If your clients are seeking the ultimate in solitude – and they really mean it – the Frying Pan Tower might be the hotel for them.
The ex-Coast Guard light station is located over 50 km. off the coast of North Carolina in the Atlantic Ocean. The tower was built in 1964 to help ships skirt Frying Pan Shoals, a nearby shallow area infamous for shipwrecks.
About 20 Coast Guard cadets lived at the tower full-time during the 1960s and '70s. But the light station was automated in 1979, and the invention of GPS eventually made the tower obsolete.
Richard Neal bought and restored the tower in 2010, and now operates it as a most unlikely hotel. Guests can stay in one of 8 ocean-facing rooms, 5 of which have twin beds; 3 with a queen-size.
It's not a 5 star resort. Basic meal supplies are provided, but ingredients for specific meals must be brought by guests. Visitors generally cook, eat and clean up together in the full-size kitchen, although a chef can be requested while making reservations.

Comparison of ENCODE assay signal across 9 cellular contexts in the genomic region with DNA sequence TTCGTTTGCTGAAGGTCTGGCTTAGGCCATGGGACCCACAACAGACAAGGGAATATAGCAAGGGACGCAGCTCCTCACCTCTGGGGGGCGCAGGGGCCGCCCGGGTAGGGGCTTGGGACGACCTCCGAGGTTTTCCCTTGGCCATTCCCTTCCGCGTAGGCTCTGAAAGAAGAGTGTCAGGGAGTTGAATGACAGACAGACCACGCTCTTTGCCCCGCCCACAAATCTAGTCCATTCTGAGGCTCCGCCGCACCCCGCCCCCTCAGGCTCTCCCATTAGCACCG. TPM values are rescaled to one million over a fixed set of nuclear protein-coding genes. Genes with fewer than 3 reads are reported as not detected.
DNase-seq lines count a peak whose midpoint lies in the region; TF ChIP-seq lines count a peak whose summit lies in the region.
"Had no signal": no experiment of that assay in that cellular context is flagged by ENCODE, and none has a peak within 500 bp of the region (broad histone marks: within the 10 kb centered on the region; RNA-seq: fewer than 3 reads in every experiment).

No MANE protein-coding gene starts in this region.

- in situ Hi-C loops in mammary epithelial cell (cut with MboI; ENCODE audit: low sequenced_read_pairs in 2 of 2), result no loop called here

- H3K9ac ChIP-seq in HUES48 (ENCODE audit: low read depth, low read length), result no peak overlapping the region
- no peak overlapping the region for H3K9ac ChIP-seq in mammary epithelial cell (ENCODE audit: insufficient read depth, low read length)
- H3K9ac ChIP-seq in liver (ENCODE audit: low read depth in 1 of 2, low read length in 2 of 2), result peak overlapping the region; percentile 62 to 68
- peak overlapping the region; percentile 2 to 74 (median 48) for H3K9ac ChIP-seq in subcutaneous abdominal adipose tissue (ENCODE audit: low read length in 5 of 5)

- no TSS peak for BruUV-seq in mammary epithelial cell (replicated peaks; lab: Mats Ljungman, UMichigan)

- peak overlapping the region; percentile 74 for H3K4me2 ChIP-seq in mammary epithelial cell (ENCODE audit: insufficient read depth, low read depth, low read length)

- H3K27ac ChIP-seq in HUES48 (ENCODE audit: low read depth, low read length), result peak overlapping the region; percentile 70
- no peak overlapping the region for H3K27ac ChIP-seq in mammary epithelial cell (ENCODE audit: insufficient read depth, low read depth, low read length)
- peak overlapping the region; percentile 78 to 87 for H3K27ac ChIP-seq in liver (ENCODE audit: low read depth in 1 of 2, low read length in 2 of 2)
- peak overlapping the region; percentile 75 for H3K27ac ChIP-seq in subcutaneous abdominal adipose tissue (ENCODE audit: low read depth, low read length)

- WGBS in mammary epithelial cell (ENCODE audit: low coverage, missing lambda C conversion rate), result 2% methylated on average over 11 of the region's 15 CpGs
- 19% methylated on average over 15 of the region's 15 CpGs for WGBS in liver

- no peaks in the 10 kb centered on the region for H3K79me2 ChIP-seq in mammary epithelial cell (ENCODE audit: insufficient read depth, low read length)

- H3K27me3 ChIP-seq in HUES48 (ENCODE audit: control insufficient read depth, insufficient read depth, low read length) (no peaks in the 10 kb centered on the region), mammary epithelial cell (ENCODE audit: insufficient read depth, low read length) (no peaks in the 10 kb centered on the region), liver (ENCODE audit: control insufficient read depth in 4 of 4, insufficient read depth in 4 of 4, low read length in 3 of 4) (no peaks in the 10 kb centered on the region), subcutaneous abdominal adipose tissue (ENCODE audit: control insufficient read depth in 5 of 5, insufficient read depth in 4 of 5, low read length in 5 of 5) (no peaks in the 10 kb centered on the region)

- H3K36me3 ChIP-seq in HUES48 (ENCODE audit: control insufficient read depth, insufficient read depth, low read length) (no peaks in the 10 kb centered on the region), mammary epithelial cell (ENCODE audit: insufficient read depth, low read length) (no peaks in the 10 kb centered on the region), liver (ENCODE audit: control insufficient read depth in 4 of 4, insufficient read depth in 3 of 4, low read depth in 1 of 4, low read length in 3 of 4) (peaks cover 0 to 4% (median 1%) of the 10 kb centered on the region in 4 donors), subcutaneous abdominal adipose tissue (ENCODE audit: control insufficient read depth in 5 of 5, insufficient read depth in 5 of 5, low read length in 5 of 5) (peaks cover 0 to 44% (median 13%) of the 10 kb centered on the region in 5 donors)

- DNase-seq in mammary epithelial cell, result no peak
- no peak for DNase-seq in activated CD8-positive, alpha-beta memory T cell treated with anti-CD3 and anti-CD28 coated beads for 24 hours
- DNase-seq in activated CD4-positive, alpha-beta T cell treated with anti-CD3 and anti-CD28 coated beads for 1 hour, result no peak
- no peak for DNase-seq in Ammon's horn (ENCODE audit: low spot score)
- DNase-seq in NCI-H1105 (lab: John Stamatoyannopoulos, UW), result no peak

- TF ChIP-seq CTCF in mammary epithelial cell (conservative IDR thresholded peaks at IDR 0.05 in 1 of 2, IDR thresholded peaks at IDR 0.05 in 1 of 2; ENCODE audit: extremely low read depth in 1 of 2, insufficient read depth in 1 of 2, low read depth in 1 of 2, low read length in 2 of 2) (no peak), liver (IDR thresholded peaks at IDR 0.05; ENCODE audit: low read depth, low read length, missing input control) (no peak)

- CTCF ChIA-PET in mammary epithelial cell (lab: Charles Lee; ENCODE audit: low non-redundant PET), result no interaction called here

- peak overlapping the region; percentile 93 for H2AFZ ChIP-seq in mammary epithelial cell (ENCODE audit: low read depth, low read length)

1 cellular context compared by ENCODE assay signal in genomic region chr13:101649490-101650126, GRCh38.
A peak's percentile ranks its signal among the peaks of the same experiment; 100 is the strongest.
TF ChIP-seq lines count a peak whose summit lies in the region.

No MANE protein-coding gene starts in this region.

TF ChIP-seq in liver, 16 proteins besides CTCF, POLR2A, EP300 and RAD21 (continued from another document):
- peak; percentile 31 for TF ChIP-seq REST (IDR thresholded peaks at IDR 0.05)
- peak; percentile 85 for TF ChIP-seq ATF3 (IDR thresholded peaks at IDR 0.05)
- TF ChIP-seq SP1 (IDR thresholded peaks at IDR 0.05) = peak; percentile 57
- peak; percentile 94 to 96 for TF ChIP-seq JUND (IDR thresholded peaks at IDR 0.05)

Transportation is not included in the $498 per person cost for 3 days and 2 nights. The hotel provides recommendations for chartering boats if guests do not have their own. Arriving by helicopter is another option.
In an age of stress, little work-life balance and constant connectivity, the Frying Pan Tower answers a growing demand for off-the-grid travel. The ocean is an unlikely spot as any for a hotel, but that only adds to its allure.
What do you do at Frying Pan Tower? Many guests use their own boats to fish during the day, before being hoisted into the 85 ft. tower when they're done. Hitting biodegradable golf balls into the sea is another pastime, as is swinging in hammocks and watching the sun set.
It helps to enjoy the company of those you are travelling with. Family guests often comment that their stay at Frying Pan Tower is the most time they've spent together in their lives.